Black AIDS Institute/Heroes in the Struggle Honors Taraji P. Henson, Laverne Cox, Vanessa Williams, Alfre Woodard, Gina Belafonte, and Gina Brown
The Black AIDS Institute inducts a select group of individuals and organizations that have made commendable heroic contributions to the fight against HIV/AIDS in Black America. The 16th Annual Heroes in the Struggle Awards Presentation & Reception will be held on September 16, 2017, at the Darryl F. Zanuck Theater at 20th Century Fox Studios in Los Angeles at 6:00 PM.
Founded in May 1999, the Black AIDS Institute is the only national HIV/AIDS think tank focused exclusively on the Black communities. Our motto is Our People, Our Problem, Our Solution. The Institute’s mission is to stop the AIDS pandemic in Black communities by engaging and mobilizing Black institutions, leaders, and individuals in efforts to confront HIV. The Institute interprets public and private sector HIV policies, conducts trainings, offers technical assistance, disseminates information and provides advocacy and mobilization from a uniquely and unapologetically Black point of view.
The 2017 inductees include Taraji P. Henson, Laverne Cox, Vanessa Williams, Alfre Woodard, Gina Belafonte, and Gina Brown. The 2017 Corporate Hero is Novant Health. Black AIDS Institute Board Member Jussie Smollett serves as Chair and Host. The 2017 theme is Black Men Honoring Black Women and celebrated R&B singer/songwriter Ledisi performs a special tribute. The awards presentation is produced by Russelli & Hall.
“At the age of fifteen, I began working with the Black AIDS Institute and I am proud to be a member of the Board of Directors,” said Smollett. “Although it is not spoken about like it used to, the AIDS epidemic is not over, especially in Black communities. I am humbled to pay tribute to these remarkable women in our community.“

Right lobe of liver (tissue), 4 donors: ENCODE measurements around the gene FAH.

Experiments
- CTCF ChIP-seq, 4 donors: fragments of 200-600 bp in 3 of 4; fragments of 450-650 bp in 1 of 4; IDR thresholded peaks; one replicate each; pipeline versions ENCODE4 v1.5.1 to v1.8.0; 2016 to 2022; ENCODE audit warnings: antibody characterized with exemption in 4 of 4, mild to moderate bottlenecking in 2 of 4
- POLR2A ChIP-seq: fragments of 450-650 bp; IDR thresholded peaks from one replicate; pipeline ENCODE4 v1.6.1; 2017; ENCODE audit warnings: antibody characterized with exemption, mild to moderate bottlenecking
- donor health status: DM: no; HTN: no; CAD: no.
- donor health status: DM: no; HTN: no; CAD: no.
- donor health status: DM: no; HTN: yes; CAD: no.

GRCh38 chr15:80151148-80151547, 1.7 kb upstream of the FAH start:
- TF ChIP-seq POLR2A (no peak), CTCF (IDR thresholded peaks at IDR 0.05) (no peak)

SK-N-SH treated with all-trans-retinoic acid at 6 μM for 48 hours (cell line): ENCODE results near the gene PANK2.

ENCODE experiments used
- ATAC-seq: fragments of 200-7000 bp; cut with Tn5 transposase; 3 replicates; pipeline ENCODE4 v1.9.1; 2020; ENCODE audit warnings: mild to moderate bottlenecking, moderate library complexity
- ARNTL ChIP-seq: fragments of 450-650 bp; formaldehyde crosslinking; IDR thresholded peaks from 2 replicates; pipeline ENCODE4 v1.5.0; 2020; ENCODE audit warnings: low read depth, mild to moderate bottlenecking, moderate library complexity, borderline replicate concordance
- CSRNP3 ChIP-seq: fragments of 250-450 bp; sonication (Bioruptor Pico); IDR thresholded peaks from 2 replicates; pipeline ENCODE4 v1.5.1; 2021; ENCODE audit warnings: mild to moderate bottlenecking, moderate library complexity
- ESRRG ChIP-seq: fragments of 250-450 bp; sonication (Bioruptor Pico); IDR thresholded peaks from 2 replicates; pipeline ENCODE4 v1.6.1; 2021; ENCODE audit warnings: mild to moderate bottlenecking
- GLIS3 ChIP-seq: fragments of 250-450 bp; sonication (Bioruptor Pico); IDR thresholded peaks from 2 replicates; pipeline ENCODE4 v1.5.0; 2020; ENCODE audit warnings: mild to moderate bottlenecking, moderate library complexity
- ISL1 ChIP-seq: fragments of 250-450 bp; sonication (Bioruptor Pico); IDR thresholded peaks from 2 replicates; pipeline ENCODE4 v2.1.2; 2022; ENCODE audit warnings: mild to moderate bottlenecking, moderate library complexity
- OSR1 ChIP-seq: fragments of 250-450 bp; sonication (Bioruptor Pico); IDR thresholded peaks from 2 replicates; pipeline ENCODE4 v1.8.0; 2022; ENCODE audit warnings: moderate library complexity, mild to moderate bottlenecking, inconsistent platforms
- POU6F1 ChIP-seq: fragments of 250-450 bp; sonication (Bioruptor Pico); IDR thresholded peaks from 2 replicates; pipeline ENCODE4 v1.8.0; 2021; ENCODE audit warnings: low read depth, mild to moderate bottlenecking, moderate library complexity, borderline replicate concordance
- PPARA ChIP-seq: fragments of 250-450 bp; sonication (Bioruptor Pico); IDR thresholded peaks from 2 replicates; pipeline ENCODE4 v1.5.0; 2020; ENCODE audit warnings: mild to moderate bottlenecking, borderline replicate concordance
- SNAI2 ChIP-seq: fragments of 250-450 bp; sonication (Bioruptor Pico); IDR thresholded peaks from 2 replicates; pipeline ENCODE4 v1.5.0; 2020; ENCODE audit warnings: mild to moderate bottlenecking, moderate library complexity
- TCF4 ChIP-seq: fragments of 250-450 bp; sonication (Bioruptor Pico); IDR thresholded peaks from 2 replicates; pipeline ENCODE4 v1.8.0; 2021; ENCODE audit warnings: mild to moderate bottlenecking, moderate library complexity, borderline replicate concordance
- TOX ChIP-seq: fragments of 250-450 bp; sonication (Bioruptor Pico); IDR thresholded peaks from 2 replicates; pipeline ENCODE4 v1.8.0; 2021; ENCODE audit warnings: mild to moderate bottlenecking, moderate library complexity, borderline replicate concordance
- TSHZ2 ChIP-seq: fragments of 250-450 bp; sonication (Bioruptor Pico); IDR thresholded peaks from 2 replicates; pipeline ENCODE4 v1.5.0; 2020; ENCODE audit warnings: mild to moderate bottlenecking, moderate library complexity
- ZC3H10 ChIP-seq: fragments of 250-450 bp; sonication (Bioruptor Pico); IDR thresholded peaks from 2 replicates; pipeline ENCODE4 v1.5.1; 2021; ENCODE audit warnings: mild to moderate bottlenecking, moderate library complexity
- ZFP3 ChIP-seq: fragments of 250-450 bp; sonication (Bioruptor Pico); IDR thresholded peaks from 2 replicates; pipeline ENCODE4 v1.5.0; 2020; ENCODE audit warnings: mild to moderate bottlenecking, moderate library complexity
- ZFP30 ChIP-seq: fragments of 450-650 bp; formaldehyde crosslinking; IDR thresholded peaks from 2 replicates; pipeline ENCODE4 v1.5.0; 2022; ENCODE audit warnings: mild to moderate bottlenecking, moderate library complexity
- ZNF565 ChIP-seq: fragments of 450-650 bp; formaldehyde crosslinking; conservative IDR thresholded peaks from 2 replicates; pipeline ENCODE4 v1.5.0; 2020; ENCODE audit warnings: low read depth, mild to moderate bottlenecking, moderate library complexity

Nearly 100 individuals have been inducted into the Heroes in the Struggle Hall of Fame over the last 16 years. It is a photographic tribute to HIV/AIDS allies; elected officials and policymakers; artists from television, film, stage, and music; civil rights leaders; health-care providers; advocates and activists; and people living with HIV/AIDS. Since its debut in 2002, the exhibit has traveled the world—raising awareness; challenging Black Americans, key thought leaders and institutions to get involved in their communities; and generating critical conversation about HIV stigma, testing, prevention, treatment, and care.
“Black women are the single most important engine in the survival of Black people, including with HIV/AIDS,” said Phill Wilson, President, and CEO of the Black AIDS Institute. “59% of women living with HIV in the United States are Black. Black women account for 60% of the new HIV infections among women and are 16 times more likely to be diagnosed with HIV than white women. This event not only allows us to acknowledge the invaluable role Black women have played in the AIDS fight, but it helps raise awareness about the devastating impact AIDS continues to have on Black women and the opportunities we have to turn that around if Black men and women work together.”
Tickets and sponsorship packages are priced at various levels, from VIP packages to a limited number of community seats for as little as $75.00. “Because the event is completely underwritten by major donors, every penny raised goes directly into efforts to end the epidemic, help people get into care and stay in care, protect themselves from HIV infections, and advocate for sound HIV/AIDS policies,” said Wilson.
For more information about purchasing tickets, becoming a sponsor, joining the host committee, or placing an advertisement in the program book, go to www.heroesinthestruggle.org or contact Wendell Miller.